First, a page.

WASHINGTON, D.C.— Marking the symbolic first 100 days of President Donald Trump as a success or failure depends on the source. The president feels it has been the most productive first 100 days ever.
“By ever,” said an inside source from the White House, “he means further back than when this country had a President. He means all of them put together, too, all of the American Presidents and the ones before there was an America. It’s clear to me.”
An opposite opinion comes from Erland Mortley, a liberal blogger, who writes, “Trump has done nothing. It will take him seven hundred days and thirty days to do anything and if you do that math, that is half of his term. At that point, we will start counting again, even if only one thing gets done, one thing which for sure won’t be any thing good for our country.”
Even some supporters, however, are saying that due to Trump’s inexperience in any elected position, it will take more than one hundred days for him to accomplish anything.
“The more hundred days there are the more things for Trump to accomplish,” said Ernie Killobrand, who campaigned and voted for Trump and still eats Trump-brand steaks. Every day the guy gets up and puts on a great suit and tie and he works and works and all that work makes for stuff done.”
The polls continue to show President Trump’s popularity sinking but they also show that 96 percent of those who voted for him would do it again.
“I’d vote for him ten times again,” said Margaret Blushbard but he would be too old by then. I’m just saying that if there was ten more times to vote for Trump I would do it all ten times. And if there were eleven times … “ She went on to count the times up until 50 that she would vote for Trump, which is representative of those who said they are not disappointed through the first 100 days.
Eckstein Wilderbranch, an historian of U.S. Presidents, said, “The idea of loyalty for whom one votes is dramatic when it comes to the people who can vote. In fact, it also goes for the illegal voters. A poll of a thousand illegal voters recently revealed that ninety-six percent of illegal voters would vote illegally again for the same candidate, especially if they are paid to do so.”
What about Russia?
Vick Riles, whose real name is secret since he is a spy, said that Russians feel the same loyalty. “I asked many people on the streets of Moscow,” Riles told me, “and they all said they would have voted for Trump and hope that the Kremlin votes for him for a second term even more than it did the first time.”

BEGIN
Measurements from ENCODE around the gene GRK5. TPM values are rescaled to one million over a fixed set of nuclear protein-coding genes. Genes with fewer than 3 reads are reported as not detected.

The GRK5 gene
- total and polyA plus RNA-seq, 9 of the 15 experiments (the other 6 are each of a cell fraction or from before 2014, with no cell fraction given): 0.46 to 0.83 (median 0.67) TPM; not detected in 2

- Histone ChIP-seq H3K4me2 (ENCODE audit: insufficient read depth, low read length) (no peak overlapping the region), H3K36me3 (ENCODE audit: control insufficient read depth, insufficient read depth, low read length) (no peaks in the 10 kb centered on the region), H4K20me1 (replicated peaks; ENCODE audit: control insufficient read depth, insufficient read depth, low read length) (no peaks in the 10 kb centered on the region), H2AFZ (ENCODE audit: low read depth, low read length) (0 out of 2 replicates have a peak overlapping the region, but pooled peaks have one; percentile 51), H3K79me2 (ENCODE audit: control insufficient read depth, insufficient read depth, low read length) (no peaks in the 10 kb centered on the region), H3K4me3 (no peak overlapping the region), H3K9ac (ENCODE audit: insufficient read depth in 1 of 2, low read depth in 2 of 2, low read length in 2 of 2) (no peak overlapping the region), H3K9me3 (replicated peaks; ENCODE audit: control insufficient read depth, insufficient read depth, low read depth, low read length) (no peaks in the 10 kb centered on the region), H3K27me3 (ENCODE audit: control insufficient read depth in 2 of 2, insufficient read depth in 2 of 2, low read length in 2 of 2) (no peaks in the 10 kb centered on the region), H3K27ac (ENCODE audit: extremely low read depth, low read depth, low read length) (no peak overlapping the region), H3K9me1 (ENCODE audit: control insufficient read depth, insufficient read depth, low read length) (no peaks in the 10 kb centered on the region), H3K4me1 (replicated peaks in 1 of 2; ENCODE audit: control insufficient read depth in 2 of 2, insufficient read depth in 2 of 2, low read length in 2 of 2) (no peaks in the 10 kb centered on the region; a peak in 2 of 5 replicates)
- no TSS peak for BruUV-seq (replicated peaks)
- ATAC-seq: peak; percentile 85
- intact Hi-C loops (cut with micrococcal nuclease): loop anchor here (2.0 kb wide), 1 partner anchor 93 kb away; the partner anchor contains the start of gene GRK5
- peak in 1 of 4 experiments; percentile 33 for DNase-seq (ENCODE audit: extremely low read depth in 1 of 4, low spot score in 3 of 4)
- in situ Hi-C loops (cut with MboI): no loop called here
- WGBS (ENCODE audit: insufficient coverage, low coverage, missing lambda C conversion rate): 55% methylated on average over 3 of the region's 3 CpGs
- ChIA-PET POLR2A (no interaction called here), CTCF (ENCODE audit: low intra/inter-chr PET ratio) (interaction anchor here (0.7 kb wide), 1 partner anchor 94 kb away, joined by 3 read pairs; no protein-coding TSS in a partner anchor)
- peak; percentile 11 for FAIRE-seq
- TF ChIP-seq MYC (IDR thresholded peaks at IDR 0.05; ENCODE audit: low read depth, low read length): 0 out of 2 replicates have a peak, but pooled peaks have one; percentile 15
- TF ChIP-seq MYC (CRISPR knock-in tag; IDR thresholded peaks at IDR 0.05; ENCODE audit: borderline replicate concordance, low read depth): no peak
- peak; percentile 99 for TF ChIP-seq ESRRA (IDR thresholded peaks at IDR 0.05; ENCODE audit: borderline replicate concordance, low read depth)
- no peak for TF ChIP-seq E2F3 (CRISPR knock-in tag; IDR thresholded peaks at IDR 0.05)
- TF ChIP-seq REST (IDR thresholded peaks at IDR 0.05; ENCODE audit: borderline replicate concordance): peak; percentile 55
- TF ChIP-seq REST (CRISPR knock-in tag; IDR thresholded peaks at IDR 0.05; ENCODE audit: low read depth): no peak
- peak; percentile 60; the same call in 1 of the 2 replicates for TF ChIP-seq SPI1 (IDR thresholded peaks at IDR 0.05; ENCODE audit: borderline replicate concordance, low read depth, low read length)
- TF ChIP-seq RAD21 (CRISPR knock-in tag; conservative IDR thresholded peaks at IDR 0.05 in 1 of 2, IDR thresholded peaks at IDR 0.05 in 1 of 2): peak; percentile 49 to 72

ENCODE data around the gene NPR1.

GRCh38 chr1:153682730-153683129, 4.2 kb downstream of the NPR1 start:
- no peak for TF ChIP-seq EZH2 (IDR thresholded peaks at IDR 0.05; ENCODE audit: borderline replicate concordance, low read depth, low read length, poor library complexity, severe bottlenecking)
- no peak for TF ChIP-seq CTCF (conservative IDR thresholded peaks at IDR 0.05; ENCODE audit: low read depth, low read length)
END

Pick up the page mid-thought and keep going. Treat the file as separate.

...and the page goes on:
Democrats are celebrating the 40-percent overall ranking the President is getting, even though the President calls that number false.
“Trump,” said Democratic strategist Biff Forward, who has worked for every Democrat President he can still remember by name. “Truman once said to me, ‘Biff, are you gonna be long?’ when I was using the Oval Office bathroom. That was an important moment in my life and in his term, seeing as he was concerned with his constituency, not his own regularity. His polls were high and that is just one reason for those numbers.”
The 100-day measuring stick, according to Presidential experts, was not random. The press thought for a long time before it came up with a number that could represent a good time to evaluate a new President’s value.
According to the Jerry Mandering book titled “A Hundred Ways To Evaluate A U.S. President,” newspaper people across the country argued for many different lengths of time to judge his performance after the inauguration of a new President. From that book comes this passage:
“The Courier-Journal-Messenger of Alabama first thought of using 14 days but the editor of the Tacoma News & Telegraph thought that two weeks was not fair. He suggested a month but the staff at the Saratoga Mirror reflected on that and thought it would be best for two months. By that time, most newspaper reporters around the country lost count of the number of days in two months and those who could count them said that two months would be fair if Saturdays and Sundays were not counted. But the Hartford Smart Reader staff claimed that a President worked some time during Saturdays and Sundays and those weekend days need to be counted in the two months.”
Credit for the 100-day measure is often given to Rags “Buffalo” Crasslove, a reporter from Michigan who decided on his own to use 100 days. The story goes that Rags published a story using the time span and everyone who was arguing for one span or another said they liked it and accepted it.
“All in all,” wrote Jerry Mandering, “history decides the worth of a President in the last ten or so hours of a first term. Even if he is re-elected, his second term is a waste and most journalists have decided his worth. As it has been, though, newly elected Presidents like the hundred days if things got done and hate the idea if the days don’t produce.”
Newt Gingrich was unavailable for comment.
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